A playground bully, her victim, and their God
An incident in Germany reminded me who we all belong to.
It was a minor incident, but it stayed with me. We were in Germany to visit relatives, and one day as we explored the town of Annaberg in Saxony, my sons and their cousins found a playground and started playing with the other children there.
At some point, one of my sons climbed onto a rocking play animal. The girl who had been on the toy earlier now returned, climbed on it, and pushed him off. He began to wail. The girl’s father came over to ask her what happened. We overheard her saying, “Er gehört nicht zu uns.” “He doesn’t belong to us.” The father responded that they needed to leave in a few minutes.
A playground incident involving a child who is still learning to share is hardly noteworthy. My son wasn’t traumatized, and I try not to be judgmental of other parents’ choices. But this father’s decision not to challenge his daughter’s statement has stayed with me, mainly because of the way it resonated with so many other events in the world.
I couldn’t help being aware that we were in a region where there’s strong support for the right-wing populist party, which believes that Europe’s problems are not Germany’s problems, and for which the plight of asylum seekers hardly registers as a problem. And in my own country, I knew, children are stuck in cramped cages without access to legal aid, education, or basic hygiene and members of Congress from nonwhite or immigrant backgrounds are told by the president and others to go home. Sie gehören nicht zu uns.
The incident in the playground was still on my mind that evening when we went to St. Anne’s Church for a concert. The church in Annaberg is a Late Gothic gem, built just before the Reformation. The aesthetic conservatism of the Reformers and an admirable restoration effort in the late years of the German Democratic Republic has preserved much of the late medieval and early modern artwork. The church is most known for its “stone Bible,” a series of painted carvings depicting biblical stories from creation to final judgment.
What most struck me, however, was Die schöne Tür, a carved and painted doorway that includes a depiction of the crucifixion. Behind the crucified Christ is a figure representing God the Father, who is shown as a bearded man making a gesture of blessing with his right hand. It looks like God the Father is embracing the suffering Jesus with his whole body, while the Holy Spirit hovers above in bird form.
The wisest Christian artists over the centuries have usually declined to depict God the Father, and most theologians agree with that judgment. The First Person of the Trinity is the one who remains invisible and incomprehensible, dwelling in a darkness that is also an unapproachable light.
Further, it’s not necessary to depict the Father if you’ve already done so by depicting the Son. “Anyone who has seen me has seen the Father” (John 14:9). I also get nervous about an overemphasis on the crucifixion in theological and artistic discussions of the Trinity.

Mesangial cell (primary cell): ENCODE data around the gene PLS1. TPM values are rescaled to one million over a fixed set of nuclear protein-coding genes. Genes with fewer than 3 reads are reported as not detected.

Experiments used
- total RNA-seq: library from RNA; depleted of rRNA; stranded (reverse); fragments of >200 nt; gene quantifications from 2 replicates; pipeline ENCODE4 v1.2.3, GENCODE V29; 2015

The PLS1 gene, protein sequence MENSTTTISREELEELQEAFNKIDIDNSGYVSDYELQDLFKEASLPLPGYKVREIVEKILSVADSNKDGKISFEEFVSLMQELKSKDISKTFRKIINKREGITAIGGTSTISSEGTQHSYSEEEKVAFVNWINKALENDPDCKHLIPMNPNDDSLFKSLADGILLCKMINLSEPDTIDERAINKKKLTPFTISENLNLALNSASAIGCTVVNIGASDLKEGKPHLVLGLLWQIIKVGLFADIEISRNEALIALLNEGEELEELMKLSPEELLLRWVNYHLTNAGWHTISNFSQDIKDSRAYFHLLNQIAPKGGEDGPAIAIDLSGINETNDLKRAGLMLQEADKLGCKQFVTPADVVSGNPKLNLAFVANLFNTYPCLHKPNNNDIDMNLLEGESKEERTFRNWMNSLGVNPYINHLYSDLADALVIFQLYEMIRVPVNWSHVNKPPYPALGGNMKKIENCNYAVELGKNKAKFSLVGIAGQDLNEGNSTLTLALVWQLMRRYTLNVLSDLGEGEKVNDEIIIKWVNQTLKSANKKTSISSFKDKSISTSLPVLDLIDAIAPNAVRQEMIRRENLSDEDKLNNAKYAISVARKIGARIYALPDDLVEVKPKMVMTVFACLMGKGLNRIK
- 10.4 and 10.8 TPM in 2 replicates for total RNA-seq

But this image works better in Die schöne Tür than in most visual representations of the Trinity: you can see the Father only by looking at Jesus, and you see the fullness of God embracing in Christ the fullness of suffering humanity. God has already done this in the incarnation, but here we see it in its extreme. God the Son experiences suffering and death as God the Father wraps his arms around the whole thing, saying, “Nothing could be more unlike me than this, yet this belongs to me.”
What is the this? It’s everything that God the Word accepted and made forever part of himself in the incarnation: the whole created world and humanity in all its brokenness. It’s even the most extreme moment of human suffering that Jesus experienced when he called out in agony, “Why have you forsaken me?” This too is accepted and claimed by God. Es gehört zu mir.
The church in Annaberg was consecrated to the mother of Mary—the mother of a girl who could have hardly imagined a stranger intrusion into her life than the incarnate God in her womb. Yet she said, “Let it be unto me according to your word.” Es gehört zu mir.
And then there’s Joseph, who was willing to compromise a royal bloodline by saying that a child who was no biological relation to him whatsoever belonged to him. Er gehört zu mir.
The presence of a church housing such an image does not stop the evils of the world. St. Anne’s Church rose from the silver mines of early capitalism and posed no great impediment to the terrors of Nazis or neo-Nazis, nor to trivial playground bullying. Yet looking at Die schöne Tür that evening, I found myself consoled and less afraid of the future. Maybe even a bit hopeful.
The girl who was mean to my son and the father who declined to correct her belong to God. The people tempted by toxic populist ideology and even those who spew it belong to God. The people who want to come to Europe because their homes are unsafe belong to God.
“The earth is the Lord’s and the fullness thereof” (Ps. 24:1). That the earth belongs to God, and that we all belong to God and thus to each other, is a reality more real than the stupidity of children or the cruelty of adults. God’s promise is that the fullness of the reality depicted on that church door will become more and more visible: Wir gehören zu Gott.
A version of this article appears in the print edition under the title “Who belongs?” The photo of the Schöne Tür (1512) in St. Anne's Church (St. Annenkirche Annaberg-Buchholz) is used with permission.